Glyphosate – getting the balance right for nature

With a background in farming as well as a profound love for wildflower environments, I do see the benefits of Glyphosate use and yet can understand the concerns of those who worry about the potential long term harmful effects Glyphosate may bring. At Wildflower Turf Ltd we advocate the use of Glyphosate (applied strictly to manufacturer’s recommendations) for the preparation of areas using our Wildflower Earth product.

The application of Glyphosate creates an initial weed-free environment where wild flowers can thrive. My experience in cultivating wild flowers has taught me that they are not easy to establish for many reasons. Some conditions will suit them and they can establish with little or no effort, but these conditions are rare! In order to maintain and improve this species rich, biodiverse habitat and the resulting benefits to wildlife, wildflowers need our help. To create long term biodiverse habitats using our popular Wildflower Earth, we recommend the application of Glyphosate prior to laying the growing medium to create the ideal conditions for growth.

Using establishment methods that are tried and tested will ensure their success. There is a great deal of interest in maintaining and developing wildflowers. The demand for wildflower seed and Wildflower Turf has never been higher but there is a risk that if results disappoint, and developing these biodiverse areas becomes difficult, this interest will wane. We have concluded that the potential negative effects of an application of Glyphosate are far outweighed by the many years of biodiversity a well-established wildflower area will produce.

As with many other sustainability issues we face, humans are confronted with identifying the correct level of ‘intervention’ in natural systems that create a long term, healthy environment which we can all enjoy.

Glyphosate efficiency

There is no doubt that if you are a green plant then Glyphosate is a very efficient killer! However carefully it is applied, if you walk on it and forget to choose your route back, you can find neat footprints of dead grass across the lawn where the residue on your feet has done its job! Similarly, spraying it on a breezy day means any spray drift that lands on green plants will lead to their swift demise.

It has been suggested that the harmful effects of Glyphosate go beyond green plants. Glyphosate has been accused of killing butterflies and bees, yet there is very little scientific evidence to support this. Glyphosate will kill the habitat that supports the butterflies and bees without doubt, and with no suitable habitat the bees and butterflies will perish. But is this an issue to do with the user’s application of the chemical, or a fundamental problem with Glyphosate itself?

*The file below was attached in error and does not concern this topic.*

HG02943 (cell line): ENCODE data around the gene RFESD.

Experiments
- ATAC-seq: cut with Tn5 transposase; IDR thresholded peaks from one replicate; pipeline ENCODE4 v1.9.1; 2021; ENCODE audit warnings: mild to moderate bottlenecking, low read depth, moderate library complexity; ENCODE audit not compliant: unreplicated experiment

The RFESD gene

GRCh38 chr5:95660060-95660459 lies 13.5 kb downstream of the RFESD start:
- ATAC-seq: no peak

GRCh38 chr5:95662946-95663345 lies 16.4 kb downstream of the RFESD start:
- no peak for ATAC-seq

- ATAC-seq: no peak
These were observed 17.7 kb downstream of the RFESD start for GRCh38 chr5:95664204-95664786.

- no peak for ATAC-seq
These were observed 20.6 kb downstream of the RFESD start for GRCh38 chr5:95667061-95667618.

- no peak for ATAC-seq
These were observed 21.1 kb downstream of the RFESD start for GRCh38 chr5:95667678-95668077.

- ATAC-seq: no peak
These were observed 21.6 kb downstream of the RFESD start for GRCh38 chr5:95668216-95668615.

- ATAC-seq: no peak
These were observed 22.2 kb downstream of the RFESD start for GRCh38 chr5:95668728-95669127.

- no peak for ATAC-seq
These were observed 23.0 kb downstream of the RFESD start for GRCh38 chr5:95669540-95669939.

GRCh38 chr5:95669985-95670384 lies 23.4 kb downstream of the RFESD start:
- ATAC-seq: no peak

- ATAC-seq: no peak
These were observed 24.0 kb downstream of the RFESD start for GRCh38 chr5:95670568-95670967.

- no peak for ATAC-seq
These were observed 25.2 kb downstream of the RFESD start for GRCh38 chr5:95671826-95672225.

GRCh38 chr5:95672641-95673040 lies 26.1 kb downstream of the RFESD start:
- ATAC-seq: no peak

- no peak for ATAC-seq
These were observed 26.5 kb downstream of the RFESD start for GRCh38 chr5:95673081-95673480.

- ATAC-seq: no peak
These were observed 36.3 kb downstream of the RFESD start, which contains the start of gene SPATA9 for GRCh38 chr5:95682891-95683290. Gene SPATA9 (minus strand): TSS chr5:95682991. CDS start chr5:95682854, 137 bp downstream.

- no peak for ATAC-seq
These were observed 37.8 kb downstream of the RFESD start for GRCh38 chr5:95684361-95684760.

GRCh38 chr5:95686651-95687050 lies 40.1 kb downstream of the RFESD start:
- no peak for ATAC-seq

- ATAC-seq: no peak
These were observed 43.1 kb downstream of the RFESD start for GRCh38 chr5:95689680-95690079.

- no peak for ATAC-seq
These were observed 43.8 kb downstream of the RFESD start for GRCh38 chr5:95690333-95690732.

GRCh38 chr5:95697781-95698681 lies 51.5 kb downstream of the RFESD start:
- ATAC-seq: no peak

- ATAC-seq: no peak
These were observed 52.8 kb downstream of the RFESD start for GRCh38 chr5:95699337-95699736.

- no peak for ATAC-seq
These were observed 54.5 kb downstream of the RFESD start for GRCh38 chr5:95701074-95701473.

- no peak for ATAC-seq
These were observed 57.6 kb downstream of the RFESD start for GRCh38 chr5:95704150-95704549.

Careful use of Glyphosate applied according to the manufacturer recommendation provides a means to an end for wildflower establishment

Earth Application

Take care to apply Glyphosate accurately – spot the deliberate mistake here!

Alternative Chemical Weed Control

There are a number of chemicals that will do a similar job to Glyphosate, but too many to name or list here. However, there are few that have been around for as long as glyphosate’s 42 years of use. Not many alternatives have this track record and ignoring this history shouldn’t be a hasty decision given the findings of most regulatory bodies. The diesel saga is an illustration that sometimes single issue ideals – for all the right reasons – can lead to greater problems rather than being the panacea that leads to positive change.

Alternative Non-Chemical Weed Control

With the worry that Glyphosate is unsafe, has come a number of alternative weed control methods where chemicals are not involved. These are widely promoted on line, from electric lances and steam treatments to burners and weed suppression mats.

From a wildflower establishment position, one of the best chemical free options is the use of a turf cutting machine. Existing plant material is completely removed to make way for the wildflowers. These machines can be hired and are easy to operate, especially in stone free soil and on an existing lawn or grass sward. Once the plant material is removed a more standard approach to seeding or turfing can be used. The downside is the user is left with a lot of residual turf to get rid of and this will add to the cost as well as the carbon and health impacts of fuel used to power the machine.